President López Obrador said that he and United States President Donald Trump “reaffirmed” their commitment to a friendly bilateral relationship during a telephone conversation on Wednesday.
“We held a good telephone conversation with President Donald Trump,” López Obrador wrote on Twitter in a post accompanied by a photo of himself, Foreign Affairs Secretary Marcelo Ebrard and another official.
“The will to maintain a relationship of friendship and cooperation between our people and governments was reaffirmed,” the tweet continued.
In his own Twitter post, Trump described the conversation with López Obrador as “excellent.”
He said they spoke about “southern border security and various other things of mutual interest for the people of our respective countries.”
In a subsequent post, the U.S. president said that “the southern border is becoming very strong despite the obstruction by Democrats not agreeing to do anything on loopholes or asylum.”
The United States Supreme Court ruled on Wednesday that the Trump administration could enforce its policy of barring most Central American migrants from seeking asylum in the U.S if they didn’t first apply for refuge in a country through which they traveled to reach the southern border.
Under the policy, citizens of El Salvador and Honduras must seek and be denied asylum in Guatemala or Mexico before they can apply in the United States. Guatemalans must seek and be denied asylum in Mexico. Exceptions will only be made for victims of “severe” human trafficking.
Although legal action against the U.S. policy is ongoing in other courts and the case could return to the Supreme Court, Trump described Wednesday’s ruling as a major victory.
“BIG United States Supreme Court WIN for the border on asylum!” he wrote on Twitter.
The conversation between López Obrador and Trump came a day after Ebrard met with United States Vice President Mike Pence and Secretary of State Mike Pompeo at the White House to discuss Mexico’s progress in stemming migration to the southern U.S. border.
“The meeting took place on friendly terms,” Ebrard told reporters in Washington.
“[It was] nothing like what we saw yesterday from the CBP,” he added in reference to a comment from acting Customs and Border Protection Commissioner Mark Morgan that Mexico needed to do more to stop migration.
The foreign secretary said he outlined to United States officials “the Mexican strategy” that has been successful in reducing migration flows “in accordance with the law.”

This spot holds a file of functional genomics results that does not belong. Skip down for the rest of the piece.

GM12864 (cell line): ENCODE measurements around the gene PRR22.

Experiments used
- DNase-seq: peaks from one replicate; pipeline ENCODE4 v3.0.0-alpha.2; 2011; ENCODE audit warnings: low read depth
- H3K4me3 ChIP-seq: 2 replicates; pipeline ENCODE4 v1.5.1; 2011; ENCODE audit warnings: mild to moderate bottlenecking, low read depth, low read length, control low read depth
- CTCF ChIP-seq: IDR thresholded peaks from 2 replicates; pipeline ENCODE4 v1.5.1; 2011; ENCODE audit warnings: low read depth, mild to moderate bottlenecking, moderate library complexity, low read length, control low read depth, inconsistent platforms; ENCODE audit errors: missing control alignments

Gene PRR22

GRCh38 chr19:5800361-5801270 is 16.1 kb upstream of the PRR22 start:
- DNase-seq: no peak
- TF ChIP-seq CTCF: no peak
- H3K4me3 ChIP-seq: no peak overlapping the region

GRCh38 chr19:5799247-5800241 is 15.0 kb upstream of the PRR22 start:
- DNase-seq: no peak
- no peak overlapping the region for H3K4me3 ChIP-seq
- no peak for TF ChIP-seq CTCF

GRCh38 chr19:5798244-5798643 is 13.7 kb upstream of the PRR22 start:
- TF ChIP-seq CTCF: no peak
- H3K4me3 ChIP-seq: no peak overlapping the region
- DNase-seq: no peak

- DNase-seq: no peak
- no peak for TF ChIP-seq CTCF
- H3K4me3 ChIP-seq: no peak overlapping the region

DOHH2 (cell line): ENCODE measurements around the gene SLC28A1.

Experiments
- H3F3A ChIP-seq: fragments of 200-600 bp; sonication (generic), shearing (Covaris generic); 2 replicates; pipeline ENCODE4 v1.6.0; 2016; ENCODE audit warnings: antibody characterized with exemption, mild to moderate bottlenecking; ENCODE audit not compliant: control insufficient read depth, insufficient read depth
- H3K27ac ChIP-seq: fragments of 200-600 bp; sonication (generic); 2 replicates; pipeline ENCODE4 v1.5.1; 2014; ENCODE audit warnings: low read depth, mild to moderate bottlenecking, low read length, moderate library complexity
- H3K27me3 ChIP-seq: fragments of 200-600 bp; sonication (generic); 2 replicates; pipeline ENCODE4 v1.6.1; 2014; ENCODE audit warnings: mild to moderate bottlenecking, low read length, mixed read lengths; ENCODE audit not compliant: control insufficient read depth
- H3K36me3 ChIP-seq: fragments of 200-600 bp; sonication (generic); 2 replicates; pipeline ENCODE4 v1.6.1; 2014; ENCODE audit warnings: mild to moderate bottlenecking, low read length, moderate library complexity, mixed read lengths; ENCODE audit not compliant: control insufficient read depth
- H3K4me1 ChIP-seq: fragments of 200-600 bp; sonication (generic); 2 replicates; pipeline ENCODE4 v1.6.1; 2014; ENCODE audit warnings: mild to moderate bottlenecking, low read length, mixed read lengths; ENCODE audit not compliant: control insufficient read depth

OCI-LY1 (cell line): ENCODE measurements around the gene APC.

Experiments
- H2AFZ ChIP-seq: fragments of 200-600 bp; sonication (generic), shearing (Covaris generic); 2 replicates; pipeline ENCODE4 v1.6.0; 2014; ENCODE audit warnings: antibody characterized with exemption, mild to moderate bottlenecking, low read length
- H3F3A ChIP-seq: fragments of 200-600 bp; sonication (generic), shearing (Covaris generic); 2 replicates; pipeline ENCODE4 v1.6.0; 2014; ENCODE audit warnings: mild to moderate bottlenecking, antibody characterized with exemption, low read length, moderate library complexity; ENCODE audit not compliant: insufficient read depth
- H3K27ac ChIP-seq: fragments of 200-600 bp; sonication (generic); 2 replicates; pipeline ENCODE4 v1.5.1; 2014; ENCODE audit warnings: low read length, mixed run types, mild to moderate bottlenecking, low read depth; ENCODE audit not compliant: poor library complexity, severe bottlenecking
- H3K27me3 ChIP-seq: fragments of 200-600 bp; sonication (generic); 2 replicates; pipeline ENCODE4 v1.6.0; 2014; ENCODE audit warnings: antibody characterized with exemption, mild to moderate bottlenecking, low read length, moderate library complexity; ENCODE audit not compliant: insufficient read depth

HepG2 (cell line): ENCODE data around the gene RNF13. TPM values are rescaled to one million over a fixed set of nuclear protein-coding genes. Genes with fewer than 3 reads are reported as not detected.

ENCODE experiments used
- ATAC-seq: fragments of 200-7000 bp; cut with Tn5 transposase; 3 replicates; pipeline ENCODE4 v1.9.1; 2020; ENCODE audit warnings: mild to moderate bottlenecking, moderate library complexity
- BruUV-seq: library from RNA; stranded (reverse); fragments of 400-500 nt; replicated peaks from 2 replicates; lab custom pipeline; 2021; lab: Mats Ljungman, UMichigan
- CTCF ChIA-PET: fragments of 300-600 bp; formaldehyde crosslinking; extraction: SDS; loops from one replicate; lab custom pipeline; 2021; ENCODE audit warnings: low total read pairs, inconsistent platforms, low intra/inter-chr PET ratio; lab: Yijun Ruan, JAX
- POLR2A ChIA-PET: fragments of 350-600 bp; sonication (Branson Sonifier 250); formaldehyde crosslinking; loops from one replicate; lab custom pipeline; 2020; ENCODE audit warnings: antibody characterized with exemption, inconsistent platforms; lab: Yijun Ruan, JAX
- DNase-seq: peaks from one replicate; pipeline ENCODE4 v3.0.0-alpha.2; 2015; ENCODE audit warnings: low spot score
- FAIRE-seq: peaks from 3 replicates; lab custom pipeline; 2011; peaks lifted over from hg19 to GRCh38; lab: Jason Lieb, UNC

Ebrard said last week that migration through Mexico to the United States declined 56% between May and August as a result of the deployment of the National Guard to increase enforcement against undocumented migrants as well as the government’s efforts to stimulate economic development in Central America.
At Tuesday’s meeting, the foreign secretary said that he also brought up the issue of arms trafficking from the United States to Mexico. Ebrard said that a binational group has been set up to monitor the issue and provide a monthly report about the illicit flow of weapons.
The Secretariat of Foreign Affairs said in July that firearms from the United States are used in seven out of every 10 high-impact crimes committed in Mexico.
A White House statement about the meeting on Tuesday said that Vice President Pence acknowledged Mexico’s “meaningful and unprecedented steps to help curb the flow of illegal immigration to the U.S. border since the launch of the U.S.-Mexico Declaration in Washington on June 7, 2019.”
It also said that Pence “commended” Mexico’s deployment of the National Guard and that the vice president and Ebrard “agreed that while progress has been made, more work remains in order to further reduce the flow of illegal migrants to the United States.”
In addition, the statement said that the two officials agreed to implement the Migrant Protection Protocols – the United States policy commonly known as the “Remain in Mexico” plan – “to the fullest extent possible.”
As part of the June agreement that staved off a threat from Trump to impose tariffs on all Mexican exports, Mexico agreed to accept the return of all asylum seekers that passed through the country as they await the outcome of their claims in the United States.
However, Ebrard said on Thursday that Mexico didn’t agree with yesterday’s ruling by the United States Supreme Court, which effectively makes Mexico a so-called safe third country.
The López Obrador government has resisted United States pressure to enter into a formal agreement that would commit it to hearing asylum cases from Central America and elsewhere.
Ebrard told reporters this morning that the designation of a safe third country “can’t come about by a court ruling by another country.
“It’s an agreement between two or more countries,” he added. “Mexico won’t accept it under any circumstances.”